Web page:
Better Buy: Rockwell Automation or Emerson Electric?

By Markets Fool.com

and have both outperformed the S&P 500 year to date. As with , both companies have substantive exposure to industrial automation. It's somewhat surprising to see such share price outperformance during a period of weak economic growth, but clearly, the market is pricing in a second-half recovery. The question is, which stock is a better buy now?

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EMR data by YCharts

Emerson Electric's restructuring
It would be easy to look at the chart above and quickly conclude that the two companies' earnings drivers must be very similar, but actually, they offer different aspects that will give them appeal to different types of investors.

For example, Emerson Electric is planning to significantly restructure its operations in the next couple of years:

  • Management wants to sell or spin off its network power segment, and recent speculation is focused on as a potential buyer.
  • The motors & drives and power generation businesses are expected to be sold in 2016, with the remaining storage business expected to be sold in the first half of 2017.
  • At itsrecent investor conference, CEO David Farr expressed a willingness to aggressively pursue acquisitions.

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The successful conclusion of these restructurings willcreate anew, lower-revenue but higher-margin Emerson Electric. Nearly two-thirds of revenue will come from industrial automation, with the remaining third coming from commercial and residential solutions (comprising activities like air-conditioning, refrigeration, home tools, sensors etc). In other words, Emerson isn't a pure-play automation company.

Throw in the potential for some business-transforming acquisitions and the upside potential for the stock can be summarized in three ways:

  • Management execution on the restructuring plan;
  • Continued dividend growth (the stock currently yields nearly 3.5%);
  • A potential turnaround in industrial automation. (Management predicting positive underlying sales growth in the third and fourth quarters, with ongoing support from its relatively strong construction markets.)

However, what isn't going to change is Emerson's ability to generate free-cash-flow (which is important because it's what dividends are paid out of). Internal guidance is for $3 billion in operating cash flow in 2016, and around $2.38 billion in free-cash flow -- a figure 1.9 times last year's dividend payout.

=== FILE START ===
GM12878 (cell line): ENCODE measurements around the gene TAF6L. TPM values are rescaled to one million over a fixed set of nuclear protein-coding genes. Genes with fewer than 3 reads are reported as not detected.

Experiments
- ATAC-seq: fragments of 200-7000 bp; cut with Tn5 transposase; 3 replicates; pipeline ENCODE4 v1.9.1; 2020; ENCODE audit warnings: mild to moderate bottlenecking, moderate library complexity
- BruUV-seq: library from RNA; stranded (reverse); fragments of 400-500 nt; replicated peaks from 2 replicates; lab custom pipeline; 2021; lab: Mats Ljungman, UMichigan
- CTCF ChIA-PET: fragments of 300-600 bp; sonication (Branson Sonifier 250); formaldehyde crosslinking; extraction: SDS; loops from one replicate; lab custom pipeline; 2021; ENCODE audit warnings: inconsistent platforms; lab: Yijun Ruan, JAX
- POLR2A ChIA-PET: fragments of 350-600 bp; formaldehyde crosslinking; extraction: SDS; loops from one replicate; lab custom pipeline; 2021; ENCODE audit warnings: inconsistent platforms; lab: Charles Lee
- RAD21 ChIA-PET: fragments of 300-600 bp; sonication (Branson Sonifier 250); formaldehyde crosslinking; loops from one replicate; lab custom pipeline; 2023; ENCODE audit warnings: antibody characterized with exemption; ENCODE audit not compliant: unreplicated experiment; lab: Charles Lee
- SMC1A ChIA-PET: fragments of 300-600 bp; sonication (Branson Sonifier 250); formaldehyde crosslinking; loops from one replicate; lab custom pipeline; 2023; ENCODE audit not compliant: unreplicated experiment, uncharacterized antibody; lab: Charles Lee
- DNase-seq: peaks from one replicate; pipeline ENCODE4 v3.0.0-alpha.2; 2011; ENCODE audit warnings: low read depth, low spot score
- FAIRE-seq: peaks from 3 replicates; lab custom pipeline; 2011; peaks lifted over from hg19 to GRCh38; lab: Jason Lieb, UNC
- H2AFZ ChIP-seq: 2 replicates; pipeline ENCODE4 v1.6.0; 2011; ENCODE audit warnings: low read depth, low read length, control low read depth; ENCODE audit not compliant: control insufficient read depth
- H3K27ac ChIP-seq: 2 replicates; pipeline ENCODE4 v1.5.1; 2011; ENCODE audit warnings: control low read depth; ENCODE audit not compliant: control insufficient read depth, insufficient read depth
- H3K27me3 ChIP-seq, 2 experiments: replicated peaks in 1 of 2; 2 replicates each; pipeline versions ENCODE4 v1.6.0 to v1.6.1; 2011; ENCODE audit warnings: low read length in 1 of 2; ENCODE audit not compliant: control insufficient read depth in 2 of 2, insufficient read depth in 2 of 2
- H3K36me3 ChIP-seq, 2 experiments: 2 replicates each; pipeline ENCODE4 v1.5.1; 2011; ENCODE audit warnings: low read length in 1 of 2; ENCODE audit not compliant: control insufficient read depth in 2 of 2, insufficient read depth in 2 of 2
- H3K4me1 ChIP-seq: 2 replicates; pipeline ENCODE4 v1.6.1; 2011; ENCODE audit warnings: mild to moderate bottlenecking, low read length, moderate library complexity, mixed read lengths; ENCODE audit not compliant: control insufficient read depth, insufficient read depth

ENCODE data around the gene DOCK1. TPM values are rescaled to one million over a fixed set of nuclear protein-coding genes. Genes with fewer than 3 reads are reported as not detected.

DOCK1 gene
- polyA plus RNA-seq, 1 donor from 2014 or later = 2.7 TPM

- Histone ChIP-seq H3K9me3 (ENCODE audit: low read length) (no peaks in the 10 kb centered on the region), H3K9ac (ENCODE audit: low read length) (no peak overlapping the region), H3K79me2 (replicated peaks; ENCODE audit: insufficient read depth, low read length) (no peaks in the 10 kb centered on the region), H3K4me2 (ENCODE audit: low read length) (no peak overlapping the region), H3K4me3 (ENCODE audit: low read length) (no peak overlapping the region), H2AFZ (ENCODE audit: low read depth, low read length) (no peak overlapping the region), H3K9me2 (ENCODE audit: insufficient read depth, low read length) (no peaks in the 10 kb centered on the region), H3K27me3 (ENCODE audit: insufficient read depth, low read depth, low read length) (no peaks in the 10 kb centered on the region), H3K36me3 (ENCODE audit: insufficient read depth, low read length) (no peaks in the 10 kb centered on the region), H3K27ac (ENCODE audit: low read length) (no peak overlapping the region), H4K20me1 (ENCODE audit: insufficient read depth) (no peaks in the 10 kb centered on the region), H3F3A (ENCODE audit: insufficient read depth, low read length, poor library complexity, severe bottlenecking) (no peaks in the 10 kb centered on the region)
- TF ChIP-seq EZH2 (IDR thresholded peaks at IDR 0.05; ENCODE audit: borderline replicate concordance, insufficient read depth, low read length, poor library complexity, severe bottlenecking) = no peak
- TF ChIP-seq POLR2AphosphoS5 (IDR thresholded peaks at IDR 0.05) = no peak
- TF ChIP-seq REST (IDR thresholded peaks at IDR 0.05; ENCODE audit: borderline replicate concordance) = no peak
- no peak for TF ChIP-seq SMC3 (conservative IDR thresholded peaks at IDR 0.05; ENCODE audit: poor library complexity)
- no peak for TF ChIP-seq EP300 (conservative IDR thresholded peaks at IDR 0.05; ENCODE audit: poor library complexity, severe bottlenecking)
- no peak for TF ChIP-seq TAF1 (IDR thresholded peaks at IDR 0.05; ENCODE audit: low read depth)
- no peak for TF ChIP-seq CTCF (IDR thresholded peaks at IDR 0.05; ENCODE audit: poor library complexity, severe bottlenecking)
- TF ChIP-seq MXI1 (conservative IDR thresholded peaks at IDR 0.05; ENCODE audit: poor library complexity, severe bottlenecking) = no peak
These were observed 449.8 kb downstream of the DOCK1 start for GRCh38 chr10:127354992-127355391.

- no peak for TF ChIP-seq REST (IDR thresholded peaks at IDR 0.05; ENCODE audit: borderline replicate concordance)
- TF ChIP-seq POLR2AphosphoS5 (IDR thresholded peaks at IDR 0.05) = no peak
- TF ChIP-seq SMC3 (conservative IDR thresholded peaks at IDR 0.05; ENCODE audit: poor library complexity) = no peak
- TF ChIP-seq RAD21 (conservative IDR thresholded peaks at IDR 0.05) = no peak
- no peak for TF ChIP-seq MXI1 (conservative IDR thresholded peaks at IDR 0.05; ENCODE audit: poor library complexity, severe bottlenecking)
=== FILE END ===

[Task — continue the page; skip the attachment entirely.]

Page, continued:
In a nutshell, Emerson Electric is the better option for dividend seeking investors looking to combine upside from corporate actions and an improving industrial market (at least in the second half).

Rockwell Automation is more speculative
In contrast, Rockwell Automation is more of a cyclical stock due to its 100% industrial automation exposure -- incidentally, thisfact makesCognex a useful comparison. You can see the difference in the way that Rockwell was forced to cut its 2016 guidance during its first-quarter earnings call in January. The weakening industrial economy hurt Rockwel more than it did Emerson Electric.

For example, in November management said it expected 2016 EPS to come in between $5.90 and $6.20, only to downgrade expectations to a $5.70 to $6.20 range in January.

There is no doubt that Rockwell is more cyclically exposed, and CEO Keith Nosbusch is candid in discussing the limited visibility inherent in roughly two-thirds of Rockwell's sales -- leaving the company at risk of having to reduce guidance if end-market conditions get worse.

No matter. Based on current trends, Rockwell's valuation still remains attractive, with management expecting to convert 100% of net income into free-cash flow in 2016. In addition, Rockwell isn't engaging in significant restructuring. On the contrary, management still feels very bullish about its long-term opportunity to invest and grow its industrial Internet of things (IIoT) related solutions.

In short, Rockwell offers more long-term potential from IIoT, but also more cyclical risk. What Rockwell and Emerson have in common is significant cash flow generation, and Rockwell's near 2.5% yield isn't anything to be sniffed at either.

ROK EV to Free Cash Flow (TTM) data by YCharts

Which stock is better?
Both stocks are attractive, but I think Rockwell Automation is better. Emerson Electric is clearly the dividend hunter's choice, but Rockwell arguably offers more potential for long-term earnings and cash flow generation thanks to its IIoT-related offerings.

In a sense, Rockwell's higher cyclical exposure is matched by a higher execution risk at Emerson Electric. The latter's management has work to do on engineering its restructuring, and if the market turns downward, they may find it harder to achieve the requisite value for the businesses they want to sell.

I would prefer Rockwell (Cognex is also an interesting choice), but ultimately the decision boils down to your particular investment needs. If you favor growth, go with Rockwell; forincome, go with Emerson Electric.

The article Better Buy: Rockwell Automation or Emerson Electric? originally appeared on Fool.com.

Lee Samaha has no position in any stocks mentioned. The Motley Fool owns shares of and recommends Cognex. The Motley Fool recommends Emerson Electric. Try any of our Foolish newsletter services free for 30 days. We Fools may not all hold the same opinions, but we all believe that considering a diverse range of insights makes us better investors. The Motley Fool has a disclosure policy.